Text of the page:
Contributed Article by Gregory Jantz, Ph.D. – The Center for Counseling & Health Resources, Inc. / A Place of Hope
Individuals with an eating disorder-be it anorexia, bulimia or overeating-are often unaware of the source of their pain. In order to survive as children, we block past abuses. But somewhere along the line, the adult must discover the wellspring of pain from the past. Denial is a significant detour in that quest.
TWO TYPES OF DENIAL
The first is your own denial of what has happened to you. This may take the form of doubting that what you remember ever took place. Because the abuse has been denied, it may take on an unreal quality when remembered, almost as if it happened to someone else.
Denial enters through self-talk. These are the messages we repeat over and over to ourselves as we try to deal with the pain and the eating disorder. I should be strong enough to deal with this on my own or everyone turns to food when they’re down, increases frustration at the inability to bring the eating disorder under control. But denial, this minimization of the pain, is merely a coping mechanism to keep the pain at bay.
The other form of denial comes from the person or people who hurt you. They may deny that the abuse ever took place or that there was anything wrong with what they did. He or she may accept that the event or events happened but deny responsibility or minimize the damage.
This person may even attempt to make you feel responsible for the abuse itself or responsible for your version of the events. They may deny the damage by calling into question your natural response to the damage. It is to his or her benefit if denial goes both ways their denial of the event and your denial of the damage done. They may resist acknowledging your eating disorder, because acknowledgement means recognizing the abuse or pattern of hurtful behavior behind it.
Instead of denying the pain behind your eating disorder, you can learn to accept it.
It is possible to replace your faulty eating disorder coping mechanism with healthy skills for withstanding the stress of life.
It is possible to feel anger without feeling rage.
Through counseling, you can learn to understand and accept your childhood and its pain. If you can weather the storm of finally learning the truth and giving up your ideal image of the perfect family, your pain and hurt can become like parts of a puzzle, fitting into place and giving you greater understanding of why your parents do what they do.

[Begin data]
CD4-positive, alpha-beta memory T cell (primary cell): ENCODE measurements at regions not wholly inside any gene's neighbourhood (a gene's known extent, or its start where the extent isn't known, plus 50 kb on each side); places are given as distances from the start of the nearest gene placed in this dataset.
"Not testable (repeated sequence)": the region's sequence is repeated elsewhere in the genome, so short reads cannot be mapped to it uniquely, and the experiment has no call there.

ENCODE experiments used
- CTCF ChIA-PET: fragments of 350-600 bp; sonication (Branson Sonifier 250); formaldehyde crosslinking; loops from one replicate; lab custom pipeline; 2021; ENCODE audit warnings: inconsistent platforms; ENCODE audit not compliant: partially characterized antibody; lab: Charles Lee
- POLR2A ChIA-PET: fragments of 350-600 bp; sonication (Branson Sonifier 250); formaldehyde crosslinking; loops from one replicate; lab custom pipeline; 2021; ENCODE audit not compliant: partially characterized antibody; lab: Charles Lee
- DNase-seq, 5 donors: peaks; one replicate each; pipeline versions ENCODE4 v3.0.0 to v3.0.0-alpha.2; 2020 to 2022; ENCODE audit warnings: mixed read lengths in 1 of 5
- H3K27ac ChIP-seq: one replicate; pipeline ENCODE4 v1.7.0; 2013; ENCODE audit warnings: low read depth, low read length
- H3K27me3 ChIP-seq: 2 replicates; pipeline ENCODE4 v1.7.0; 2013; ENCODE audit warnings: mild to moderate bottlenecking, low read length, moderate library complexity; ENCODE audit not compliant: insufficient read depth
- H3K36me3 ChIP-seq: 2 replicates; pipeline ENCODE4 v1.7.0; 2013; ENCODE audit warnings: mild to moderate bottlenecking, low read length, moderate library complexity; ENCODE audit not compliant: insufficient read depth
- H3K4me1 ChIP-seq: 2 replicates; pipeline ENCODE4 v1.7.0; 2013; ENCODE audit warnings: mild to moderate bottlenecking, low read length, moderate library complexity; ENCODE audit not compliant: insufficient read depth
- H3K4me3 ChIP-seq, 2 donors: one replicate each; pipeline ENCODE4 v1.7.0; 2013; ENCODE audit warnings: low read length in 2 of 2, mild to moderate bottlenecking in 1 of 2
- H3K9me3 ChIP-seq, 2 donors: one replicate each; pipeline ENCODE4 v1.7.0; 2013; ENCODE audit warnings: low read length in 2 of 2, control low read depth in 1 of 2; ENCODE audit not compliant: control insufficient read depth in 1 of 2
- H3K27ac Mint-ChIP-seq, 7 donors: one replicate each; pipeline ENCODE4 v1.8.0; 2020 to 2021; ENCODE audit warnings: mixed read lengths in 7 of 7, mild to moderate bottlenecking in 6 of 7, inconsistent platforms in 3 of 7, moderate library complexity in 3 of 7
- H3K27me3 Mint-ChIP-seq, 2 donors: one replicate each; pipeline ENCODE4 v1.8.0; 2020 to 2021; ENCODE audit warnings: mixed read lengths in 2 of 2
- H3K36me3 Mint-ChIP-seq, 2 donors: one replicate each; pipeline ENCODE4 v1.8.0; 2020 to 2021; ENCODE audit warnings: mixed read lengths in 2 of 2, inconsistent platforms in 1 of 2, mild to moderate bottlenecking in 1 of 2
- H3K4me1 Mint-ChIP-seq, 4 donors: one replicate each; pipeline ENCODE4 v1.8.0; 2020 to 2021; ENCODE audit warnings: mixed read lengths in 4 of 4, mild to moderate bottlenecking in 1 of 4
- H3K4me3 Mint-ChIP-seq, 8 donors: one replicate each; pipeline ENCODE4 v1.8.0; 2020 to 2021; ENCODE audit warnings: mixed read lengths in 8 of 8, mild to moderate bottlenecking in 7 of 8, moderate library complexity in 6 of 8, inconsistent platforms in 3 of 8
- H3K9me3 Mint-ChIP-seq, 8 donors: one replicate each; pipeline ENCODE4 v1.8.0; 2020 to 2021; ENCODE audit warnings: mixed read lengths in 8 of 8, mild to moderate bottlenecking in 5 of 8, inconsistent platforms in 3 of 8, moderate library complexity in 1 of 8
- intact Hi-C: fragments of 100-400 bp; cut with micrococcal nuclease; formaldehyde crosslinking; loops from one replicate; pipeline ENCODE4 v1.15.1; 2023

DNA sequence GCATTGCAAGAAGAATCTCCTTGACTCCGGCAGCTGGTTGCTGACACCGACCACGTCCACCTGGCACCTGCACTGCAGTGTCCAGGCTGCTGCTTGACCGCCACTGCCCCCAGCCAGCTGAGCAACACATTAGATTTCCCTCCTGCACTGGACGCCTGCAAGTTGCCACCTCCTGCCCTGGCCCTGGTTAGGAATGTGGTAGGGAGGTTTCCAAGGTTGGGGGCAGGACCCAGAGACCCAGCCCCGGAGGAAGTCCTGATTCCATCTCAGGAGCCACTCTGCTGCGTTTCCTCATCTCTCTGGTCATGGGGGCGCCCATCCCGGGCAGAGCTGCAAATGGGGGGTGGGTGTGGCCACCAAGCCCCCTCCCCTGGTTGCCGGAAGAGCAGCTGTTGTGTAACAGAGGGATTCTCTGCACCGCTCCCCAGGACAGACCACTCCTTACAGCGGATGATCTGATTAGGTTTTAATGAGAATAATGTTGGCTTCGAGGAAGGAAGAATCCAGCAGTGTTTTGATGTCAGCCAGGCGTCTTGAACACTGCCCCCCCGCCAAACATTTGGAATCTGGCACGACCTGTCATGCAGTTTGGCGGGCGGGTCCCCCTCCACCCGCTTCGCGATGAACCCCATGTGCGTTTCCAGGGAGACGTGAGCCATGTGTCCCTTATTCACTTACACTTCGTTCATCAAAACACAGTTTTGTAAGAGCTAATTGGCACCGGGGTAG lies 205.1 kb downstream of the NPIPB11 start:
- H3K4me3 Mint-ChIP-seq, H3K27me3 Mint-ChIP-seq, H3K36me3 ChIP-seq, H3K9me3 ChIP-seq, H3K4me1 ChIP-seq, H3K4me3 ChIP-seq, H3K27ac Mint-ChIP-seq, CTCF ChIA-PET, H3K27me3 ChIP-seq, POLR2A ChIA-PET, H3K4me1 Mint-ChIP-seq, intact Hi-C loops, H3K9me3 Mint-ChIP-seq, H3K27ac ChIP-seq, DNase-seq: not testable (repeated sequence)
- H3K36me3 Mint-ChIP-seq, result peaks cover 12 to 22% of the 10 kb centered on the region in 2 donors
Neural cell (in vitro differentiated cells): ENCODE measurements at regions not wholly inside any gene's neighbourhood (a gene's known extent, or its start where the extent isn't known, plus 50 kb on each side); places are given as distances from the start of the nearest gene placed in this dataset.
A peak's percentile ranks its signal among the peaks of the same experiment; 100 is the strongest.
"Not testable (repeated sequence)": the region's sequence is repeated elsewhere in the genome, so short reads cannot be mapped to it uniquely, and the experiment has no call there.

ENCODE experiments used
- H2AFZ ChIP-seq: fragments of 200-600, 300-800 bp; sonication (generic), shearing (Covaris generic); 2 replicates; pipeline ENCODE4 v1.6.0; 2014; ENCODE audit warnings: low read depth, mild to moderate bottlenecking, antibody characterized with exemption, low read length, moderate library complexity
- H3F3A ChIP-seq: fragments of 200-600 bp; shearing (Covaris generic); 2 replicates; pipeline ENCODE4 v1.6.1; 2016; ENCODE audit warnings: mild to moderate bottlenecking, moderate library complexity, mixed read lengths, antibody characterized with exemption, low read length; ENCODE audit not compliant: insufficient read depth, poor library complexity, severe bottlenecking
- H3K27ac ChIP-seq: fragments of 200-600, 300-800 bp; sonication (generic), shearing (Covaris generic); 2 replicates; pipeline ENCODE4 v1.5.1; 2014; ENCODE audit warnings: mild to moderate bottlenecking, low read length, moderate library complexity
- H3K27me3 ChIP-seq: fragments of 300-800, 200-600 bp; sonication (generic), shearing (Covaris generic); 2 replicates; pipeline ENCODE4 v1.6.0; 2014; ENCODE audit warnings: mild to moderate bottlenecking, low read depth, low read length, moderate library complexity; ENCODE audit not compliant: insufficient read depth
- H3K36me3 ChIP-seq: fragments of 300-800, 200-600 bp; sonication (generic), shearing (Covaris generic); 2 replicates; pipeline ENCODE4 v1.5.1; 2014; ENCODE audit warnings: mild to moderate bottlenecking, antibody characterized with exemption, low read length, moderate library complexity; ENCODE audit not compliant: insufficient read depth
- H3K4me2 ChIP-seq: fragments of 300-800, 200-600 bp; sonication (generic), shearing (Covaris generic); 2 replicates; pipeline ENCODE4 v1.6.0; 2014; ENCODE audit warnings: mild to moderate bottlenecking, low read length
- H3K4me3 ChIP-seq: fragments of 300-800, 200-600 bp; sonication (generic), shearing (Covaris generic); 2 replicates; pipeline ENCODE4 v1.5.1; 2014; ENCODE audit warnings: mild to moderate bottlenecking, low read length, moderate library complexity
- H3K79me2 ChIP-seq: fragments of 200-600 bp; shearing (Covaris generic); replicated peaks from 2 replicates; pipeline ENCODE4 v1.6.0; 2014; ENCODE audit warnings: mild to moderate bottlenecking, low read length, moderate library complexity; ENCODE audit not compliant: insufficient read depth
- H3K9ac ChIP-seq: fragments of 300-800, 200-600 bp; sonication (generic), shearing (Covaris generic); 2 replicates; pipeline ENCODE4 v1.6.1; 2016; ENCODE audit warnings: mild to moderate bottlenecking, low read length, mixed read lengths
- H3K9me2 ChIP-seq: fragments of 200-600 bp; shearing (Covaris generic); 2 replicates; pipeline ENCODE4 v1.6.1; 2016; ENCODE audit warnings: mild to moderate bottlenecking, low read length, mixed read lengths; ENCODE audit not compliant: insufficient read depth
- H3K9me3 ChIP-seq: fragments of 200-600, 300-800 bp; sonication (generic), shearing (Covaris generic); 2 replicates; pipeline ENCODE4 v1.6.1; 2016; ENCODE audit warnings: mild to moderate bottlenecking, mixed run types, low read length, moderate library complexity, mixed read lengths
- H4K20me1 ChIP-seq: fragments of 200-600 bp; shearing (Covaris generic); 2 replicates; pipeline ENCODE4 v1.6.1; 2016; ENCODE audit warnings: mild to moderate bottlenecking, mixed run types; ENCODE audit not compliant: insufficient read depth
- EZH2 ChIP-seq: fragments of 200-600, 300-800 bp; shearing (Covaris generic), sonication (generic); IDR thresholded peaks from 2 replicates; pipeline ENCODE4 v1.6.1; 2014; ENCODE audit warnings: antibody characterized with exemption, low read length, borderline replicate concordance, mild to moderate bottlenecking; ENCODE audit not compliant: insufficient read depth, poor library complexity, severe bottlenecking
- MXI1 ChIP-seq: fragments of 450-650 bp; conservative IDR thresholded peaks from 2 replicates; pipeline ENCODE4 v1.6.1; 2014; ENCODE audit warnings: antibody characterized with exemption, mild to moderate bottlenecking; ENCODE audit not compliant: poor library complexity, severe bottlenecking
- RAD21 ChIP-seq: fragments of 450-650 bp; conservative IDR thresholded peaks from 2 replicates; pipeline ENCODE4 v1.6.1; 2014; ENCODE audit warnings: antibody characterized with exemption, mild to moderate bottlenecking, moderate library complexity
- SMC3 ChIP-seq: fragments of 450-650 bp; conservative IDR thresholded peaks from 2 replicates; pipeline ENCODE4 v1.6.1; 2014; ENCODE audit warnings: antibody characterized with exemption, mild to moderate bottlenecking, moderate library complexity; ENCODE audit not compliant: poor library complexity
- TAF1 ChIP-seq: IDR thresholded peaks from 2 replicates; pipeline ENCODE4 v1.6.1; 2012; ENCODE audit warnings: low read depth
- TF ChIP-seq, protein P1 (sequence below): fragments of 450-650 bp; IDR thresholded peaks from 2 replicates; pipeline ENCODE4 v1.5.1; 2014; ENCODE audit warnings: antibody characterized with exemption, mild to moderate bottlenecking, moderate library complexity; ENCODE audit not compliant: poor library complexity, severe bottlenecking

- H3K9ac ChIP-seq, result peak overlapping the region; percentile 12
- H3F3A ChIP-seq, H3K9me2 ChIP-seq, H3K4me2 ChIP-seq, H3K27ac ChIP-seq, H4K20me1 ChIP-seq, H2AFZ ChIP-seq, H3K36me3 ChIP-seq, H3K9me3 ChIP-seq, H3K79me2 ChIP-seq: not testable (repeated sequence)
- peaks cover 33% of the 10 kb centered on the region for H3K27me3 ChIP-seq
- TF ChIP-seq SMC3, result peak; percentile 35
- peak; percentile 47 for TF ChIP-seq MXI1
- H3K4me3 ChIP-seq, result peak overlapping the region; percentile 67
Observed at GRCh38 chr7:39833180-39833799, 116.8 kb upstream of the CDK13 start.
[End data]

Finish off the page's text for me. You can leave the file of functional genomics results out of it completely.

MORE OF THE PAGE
Verbal and/or emotional abuse leaves no visible scars, so the tendency to deny that these events happened can be very great.
Often the parent will remember the circumstances from a very different perspective than the child. Your child-self recalls one version of events, and your parent another. Which is right? They may both be. When you were a child, you remembered things from the perspective of a child, often unaware of the larger picture. Your parents may never have considered how their actions looked from the other side.
Finding the truth and working with your family will not be easy, but it can be extremely illuminating and rewarding. It can mean the reconciliation of relationships. Or you can gain an understanding of the type of relationship you can realistically have with your family as an adult.
Egregious physical or sexual abuse, by its very nature, may lead to outright denial by the abuser.
The more valid the memory, the more vehement the denial. Because societal and religious condemnation of such acts is so great, the person who abused you may never truly admit what he or she has done. The abuser may believe that if the abuse is denied outright, you may begin to doubt that it occurred at all. In spite of this, you need to realize you were hurt. Sometimes it really doesn’t matter if memories are totally clear or recalled; you still felt hurt.
The next point is so important, I want to put it in bold type to make sure you don’t overlook it: Your self-destructive behavior did not come about for no reason. Most people who develop a severe eating disorder have had some history of abuse, and I encourage you to believe in what your past reveals.
Don’t allow denial, your own or others, to halt your journey toward healing and recovery from your eating disorder.
Published Date: December 1, 2011
Last reviewed: By Jacquelyn Ekern, MS, LPC on June 4, 2012
Page last updated: June 12, 2012